What is Dementia?
Dementia is a general term for a decline in mental ability severe enough to interfere with daily life. Memory loss is an example. Alzheimer’s is the most common type of dementia. It’s a progressive, degenerative disorder that affects the parts of the brain that control thought, memory, and language. A person with Alzheimer’s may have difficulty recognizing family and friends, remembering recent events and conversations, and making decisions. It can be hard to accept that someone you care about has dementia, and it can be even harder to know how to best care for that person.
How to Deal with a Parent with Dementia
When a parent is diagnosed with dementia, it can be difficult to know how to best care for them and provide the support they need. Here are some steps you can take to help your parent manage their dementia and keep them healthy and safe.
Create a Support Network
One of the best things you can do to help your parent manage their dementia is to create a support network of family, friends, and care professionals. This can include immediate family, extended family, friends, and health care professionals who can provide help and support. Having a support network can help your parent feel safe and secure, and can provide emotional and practical support.
Staying informed about dementia will help you better understand your parent’s condition and how to best care for them. There are many resources available online and in print that can help you learn more about dementia and how to provide the best care for your parent.
Make a Plan
Creating a plan for your parent’s care is an important step in ensuring they get the care they need. This plan should include the roles and responsibilities of family, friends, and health care professionals, as well as a list of the care and support your parent needs now and in the future. It’s also important to document your parent’s preferences and wishes, and make sure they are followed.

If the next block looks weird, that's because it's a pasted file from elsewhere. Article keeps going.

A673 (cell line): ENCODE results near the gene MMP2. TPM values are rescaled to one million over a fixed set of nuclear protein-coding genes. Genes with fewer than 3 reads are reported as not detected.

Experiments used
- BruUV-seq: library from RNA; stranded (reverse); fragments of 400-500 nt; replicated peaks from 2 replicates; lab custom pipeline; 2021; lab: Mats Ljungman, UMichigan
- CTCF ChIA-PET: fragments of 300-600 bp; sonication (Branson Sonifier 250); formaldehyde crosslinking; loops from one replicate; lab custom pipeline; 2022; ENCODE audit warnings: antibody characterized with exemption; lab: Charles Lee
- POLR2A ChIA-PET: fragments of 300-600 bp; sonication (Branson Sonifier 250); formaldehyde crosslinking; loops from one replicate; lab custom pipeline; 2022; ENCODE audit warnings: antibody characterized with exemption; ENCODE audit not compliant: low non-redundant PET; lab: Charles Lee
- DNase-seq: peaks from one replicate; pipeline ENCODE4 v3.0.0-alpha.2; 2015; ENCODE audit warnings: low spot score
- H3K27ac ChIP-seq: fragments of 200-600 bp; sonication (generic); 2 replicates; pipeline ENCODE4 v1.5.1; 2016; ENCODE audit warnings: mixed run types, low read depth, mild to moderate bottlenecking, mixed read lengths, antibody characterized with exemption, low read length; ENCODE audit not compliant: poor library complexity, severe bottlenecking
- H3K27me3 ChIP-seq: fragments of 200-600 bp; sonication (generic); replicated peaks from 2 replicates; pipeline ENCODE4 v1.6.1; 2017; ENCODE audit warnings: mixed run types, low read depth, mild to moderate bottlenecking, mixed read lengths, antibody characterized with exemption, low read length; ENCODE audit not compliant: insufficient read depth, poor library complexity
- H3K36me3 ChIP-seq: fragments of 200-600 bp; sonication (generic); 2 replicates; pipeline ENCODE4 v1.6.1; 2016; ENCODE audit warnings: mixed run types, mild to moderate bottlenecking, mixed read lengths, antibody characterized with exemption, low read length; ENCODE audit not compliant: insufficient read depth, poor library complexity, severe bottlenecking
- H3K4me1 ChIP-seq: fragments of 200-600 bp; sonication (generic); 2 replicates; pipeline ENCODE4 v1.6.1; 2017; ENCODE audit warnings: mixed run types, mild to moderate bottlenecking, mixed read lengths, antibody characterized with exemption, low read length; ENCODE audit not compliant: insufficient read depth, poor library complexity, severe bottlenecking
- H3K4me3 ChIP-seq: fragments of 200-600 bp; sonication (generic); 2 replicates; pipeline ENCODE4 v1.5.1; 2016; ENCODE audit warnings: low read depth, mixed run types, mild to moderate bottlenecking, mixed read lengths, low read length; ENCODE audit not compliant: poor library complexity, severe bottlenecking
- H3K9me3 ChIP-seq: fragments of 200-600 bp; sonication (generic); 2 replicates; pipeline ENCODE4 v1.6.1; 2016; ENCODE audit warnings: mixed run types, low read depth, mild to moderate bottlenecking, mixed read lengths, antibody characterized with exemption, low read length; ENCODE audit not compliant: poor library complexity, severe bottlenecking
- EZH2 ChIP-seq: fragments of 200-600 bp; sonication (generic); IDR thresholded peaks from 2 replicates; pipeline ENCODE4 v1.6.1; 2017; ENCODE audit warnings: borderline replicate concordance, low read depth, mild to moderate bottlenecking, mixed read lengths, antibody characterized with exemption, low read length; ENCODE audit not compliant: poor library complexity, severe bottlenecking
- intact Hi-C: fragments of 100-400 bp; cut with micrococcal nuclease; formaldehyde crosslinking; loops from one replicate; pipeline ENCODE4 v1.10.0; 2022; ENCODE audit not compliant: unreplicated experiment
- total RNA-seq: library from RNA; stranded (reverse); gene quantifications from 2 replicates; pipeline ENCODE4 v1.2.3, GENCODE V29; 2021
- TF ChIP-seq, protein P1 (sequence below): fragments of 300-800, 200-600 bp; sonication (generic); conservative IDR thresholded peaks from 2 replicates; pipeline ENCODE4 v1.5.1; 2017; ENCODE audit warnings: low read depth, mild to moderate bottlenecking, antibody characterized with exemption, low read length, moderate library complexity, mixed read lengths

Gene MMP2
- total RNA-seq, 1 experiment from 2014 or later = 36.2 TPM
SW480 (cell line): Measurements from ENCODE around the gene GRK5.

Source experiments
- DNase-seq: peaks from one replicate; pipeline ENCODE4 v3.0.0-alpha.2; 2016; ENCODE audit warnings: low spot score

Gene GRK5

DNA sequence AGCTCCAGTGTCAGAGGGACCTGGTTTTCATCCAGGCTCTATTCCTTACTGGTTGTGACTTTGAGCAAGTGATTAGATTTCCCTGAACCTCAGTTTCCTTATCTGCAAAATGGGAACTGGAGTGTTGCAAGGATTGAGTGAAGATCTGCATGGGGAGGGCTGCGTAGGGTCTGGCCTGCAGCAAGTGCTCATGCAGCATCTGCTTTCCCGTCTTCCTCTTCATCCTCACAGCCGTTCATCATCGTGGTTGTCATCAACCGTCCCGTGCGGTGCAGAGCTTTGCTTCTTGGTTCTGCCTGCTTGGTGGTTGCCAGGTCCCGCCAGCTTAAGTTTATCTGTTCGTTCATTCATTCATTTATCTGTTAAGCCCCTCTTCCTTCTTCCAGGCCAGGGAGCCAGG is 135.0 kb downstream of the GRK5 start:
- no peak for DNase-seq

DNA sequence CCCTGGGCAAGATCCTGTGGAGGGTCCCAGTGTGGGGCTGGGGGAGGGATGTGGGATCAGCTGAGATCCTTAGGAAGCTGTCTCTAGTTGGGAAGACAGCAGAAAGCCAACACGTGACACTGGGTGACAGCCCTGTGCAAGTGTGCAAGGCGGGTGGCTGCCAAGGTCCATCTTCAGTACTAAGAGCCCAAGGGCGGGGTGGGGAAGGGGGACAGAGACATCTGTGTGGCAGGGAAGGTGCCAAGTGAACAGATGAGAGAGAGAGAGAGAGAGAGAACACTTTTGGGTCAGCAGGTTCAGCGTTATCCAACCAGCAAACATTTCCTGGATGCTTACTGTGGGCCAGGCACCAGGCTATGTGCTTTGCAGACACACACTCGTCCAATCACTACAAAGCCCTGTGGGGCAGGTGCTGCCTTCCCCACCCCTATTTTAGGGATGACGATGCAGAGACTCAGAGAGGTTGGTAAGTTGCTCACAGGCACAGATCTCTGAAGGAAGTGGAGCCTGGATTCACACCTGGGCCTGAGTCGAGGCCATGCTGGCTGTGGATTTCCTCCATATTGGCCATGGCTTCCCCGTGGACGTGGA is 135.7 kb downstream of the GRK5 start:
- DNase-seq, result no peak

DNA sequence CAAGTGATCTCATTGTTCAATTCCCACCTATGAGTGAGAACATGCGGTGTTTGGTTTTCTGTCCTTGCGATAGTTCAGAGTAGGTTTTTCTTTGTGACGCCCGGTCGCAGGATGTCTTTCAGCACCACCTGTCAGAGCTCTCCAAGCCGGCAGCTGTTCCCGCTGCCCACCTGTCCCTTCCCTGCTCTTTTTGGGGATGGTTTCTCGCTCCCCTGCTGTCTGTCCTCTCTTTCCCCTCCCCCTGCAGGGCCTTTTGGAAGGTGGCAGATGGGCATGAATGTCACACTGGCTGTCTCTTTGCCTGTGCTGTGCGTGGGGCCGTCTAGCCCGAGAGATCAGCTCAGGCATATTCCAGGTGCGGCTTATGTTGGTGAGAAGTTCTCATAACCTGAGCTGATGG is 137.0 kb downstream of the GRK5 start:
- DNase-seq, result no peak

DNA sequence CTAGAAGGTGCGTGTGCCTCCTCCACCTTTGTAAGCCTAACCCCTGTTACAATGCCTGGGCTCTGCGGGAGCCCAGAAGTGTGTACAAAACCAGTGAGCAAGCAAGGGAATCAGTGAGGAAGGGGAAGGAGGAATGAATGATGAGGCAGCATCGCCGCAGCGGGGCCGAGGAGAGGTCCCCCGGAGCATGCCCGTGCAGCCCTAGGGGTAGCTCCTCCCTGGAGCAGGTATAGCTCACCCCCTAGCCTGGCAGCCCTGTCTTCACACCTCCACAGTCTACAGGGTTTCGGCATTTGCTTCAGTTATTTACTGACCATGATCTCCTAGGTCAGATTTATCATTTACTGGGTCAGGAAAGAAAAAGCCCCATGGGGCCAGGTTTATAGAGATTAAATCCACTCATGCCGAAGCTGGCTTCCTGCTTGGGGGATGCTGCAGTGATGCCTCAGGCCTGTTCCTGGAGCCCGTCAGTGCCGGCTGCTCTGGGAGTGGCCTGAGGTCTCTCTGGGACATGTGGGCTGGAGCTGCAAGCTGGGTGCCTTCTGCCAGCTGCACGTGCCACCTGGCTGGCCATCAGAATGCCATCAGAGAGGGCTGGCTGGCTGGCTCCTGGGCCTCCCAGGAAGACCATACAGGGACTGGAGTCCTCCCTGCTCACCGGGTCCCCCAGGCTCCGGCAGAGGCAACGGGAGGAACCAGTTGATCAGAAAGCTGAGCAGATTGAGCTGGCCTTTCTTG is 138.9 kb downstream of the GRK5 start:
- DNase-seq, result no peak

Watch for Signs of Distress
It can be difficult to know how to respond when your parent is showing signs of distress, such as confusion, agitation, or aggression. The best thing you can do is to remain calm and try to understand what is causing the distress. It may be helpful to talk to a health care professional for advice on how to handle these situations.
Provide Stimulating Activities
Providing stimulating activities can help your parent maintain their independence and slow the progression of their dementia. Activities can include puzzles, board games, music, reading, and crafts. These activities can help your parent retain their cognitive skills and can also provide a much-needed social outlet.
Encouraging your parent to remain independent is important for their mental and physical health. This can include simple tasks such as helping them dress, cook, and clean. It can also involve helping them to stay connected to their friends and family. Allowing your parent to continue to do the things they enjoy will help them to maintain their independence and self-esteem.
Manage Stress and Anxiety
Managing stress and anxiety is important for your parent’s mental health. It’s important to create a calming environment, such as playing soothing music or providing gentle massage. It can also be helpful to talk to your parent about their feelings and try to understand where they are coming from.
Make Time for Yourself
Caring for a parent with dementia can be a stressful and often overwhelming experience. It’s important to take time for yourself and do activities that make you feel relaxed, such as exercise, yoga, or reading. It’s also important to reach out to family and friends for emotional and practical support.
Caring for a parent with dementia can be a difficult and challenging experience. However, by creating a support network, staying informed, making a plan, watching for signs of distress, providing stimulating activities, encouraging independence, managing stress and anxiety, and taking time for yourself, you can help your parent manage their dementia and provide the best care and support possible.